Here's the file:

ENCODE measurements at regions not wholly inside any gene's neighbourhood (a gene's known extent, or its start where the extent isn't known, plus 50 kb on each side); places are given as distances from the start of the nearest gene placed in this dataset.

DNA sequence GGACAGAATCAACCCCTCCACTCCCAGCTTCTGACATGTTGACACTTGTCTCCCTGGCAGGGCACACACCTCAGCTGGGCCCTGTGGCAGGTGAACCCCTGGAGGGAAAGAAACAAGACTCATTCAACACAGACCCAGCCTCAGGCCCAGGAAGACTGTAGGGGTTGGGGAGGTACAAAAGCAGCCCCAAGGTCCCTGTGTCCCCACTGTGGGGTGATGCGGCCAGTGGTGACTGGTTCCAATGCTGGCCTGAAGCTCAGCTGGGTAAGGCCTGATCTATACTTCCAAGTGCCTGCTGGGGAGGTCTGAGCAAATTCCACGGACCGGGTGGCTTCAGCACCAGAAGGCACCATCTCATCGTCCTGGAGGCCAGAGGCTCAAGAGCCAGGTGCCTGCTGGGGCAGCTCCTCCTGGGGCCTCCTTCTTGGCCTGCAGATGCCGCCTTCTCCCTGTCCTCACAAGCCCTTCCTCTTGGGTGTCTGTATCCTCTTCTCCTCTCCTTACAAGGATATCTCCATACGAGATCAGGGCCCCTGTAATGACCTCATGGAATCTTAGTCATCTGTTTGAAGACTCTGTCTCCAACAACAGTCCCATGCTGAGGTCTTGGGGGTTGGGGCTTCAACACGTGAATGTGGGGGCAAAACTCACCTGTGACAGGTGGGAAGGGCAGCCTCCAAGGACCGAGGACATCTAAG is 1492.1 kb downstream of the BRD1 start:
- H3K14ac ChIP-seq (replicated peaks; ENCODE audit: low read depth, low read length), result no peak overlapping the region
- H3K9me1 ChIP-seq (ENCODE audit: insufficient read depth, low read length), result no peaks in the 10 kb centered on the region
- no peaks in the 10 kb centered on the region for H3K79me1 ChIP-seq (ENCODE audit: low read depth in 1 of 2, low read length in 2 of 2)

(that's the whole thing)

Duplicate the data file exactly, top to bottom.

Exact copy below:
ENCODE measurements at regions not wholly inside any gene's neighbourhood (a gene's known extent, or its start where the extent isn't known, plus 50 kb on each side); places are given as distances from the start of the nearest gene placed in this dataset.

DNA sequence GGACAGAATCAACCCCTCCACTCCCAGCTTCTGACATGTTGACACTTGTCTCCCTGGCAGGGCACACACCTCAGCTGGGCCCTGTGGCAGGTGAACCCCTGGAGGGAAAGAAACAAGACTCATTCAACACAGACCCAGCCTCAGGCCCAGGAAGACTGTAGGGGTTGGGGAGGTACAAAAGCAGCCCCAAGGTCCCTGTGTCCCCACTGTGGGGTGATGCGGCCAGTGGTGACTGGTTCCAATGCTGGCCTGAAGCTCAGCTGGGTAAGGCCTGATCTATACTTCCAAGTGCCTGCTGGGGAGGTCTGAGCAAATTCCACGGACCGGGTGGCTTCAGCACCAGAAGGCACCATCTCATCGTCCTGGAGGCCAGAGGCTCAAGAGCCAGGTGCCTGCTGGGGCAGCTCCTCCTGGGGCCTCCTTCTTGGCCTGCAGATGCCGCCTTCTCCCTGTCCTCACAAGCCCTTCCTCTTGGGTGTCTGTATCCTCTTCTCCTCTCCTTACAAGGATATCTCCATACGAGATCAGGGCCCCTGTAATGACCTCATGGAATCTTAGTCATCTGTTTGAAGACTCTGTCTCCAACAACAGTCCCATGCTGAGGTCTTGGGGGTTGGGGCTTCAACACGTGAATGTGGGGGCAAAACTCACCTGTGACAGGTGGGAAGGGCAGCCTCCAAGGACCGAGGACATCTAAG is 1492.1 kb downstream of the BRD1 start:
- H3K14ac ChIP-seq (replicated peaks; ENCODE audit: low read depth, low read length), result no peak overlapping the region
- H3K9me1 ChIP-seq (ENCODE audit: insufficient read depth, low read length), result no peaks in the 10 kb centered on the region
- no peaks in the 10 kb centered on the region for H3K79me1 ChIP-seq (ENCODE audit: low read depth in 1 of 2, low read length in 2 of 2)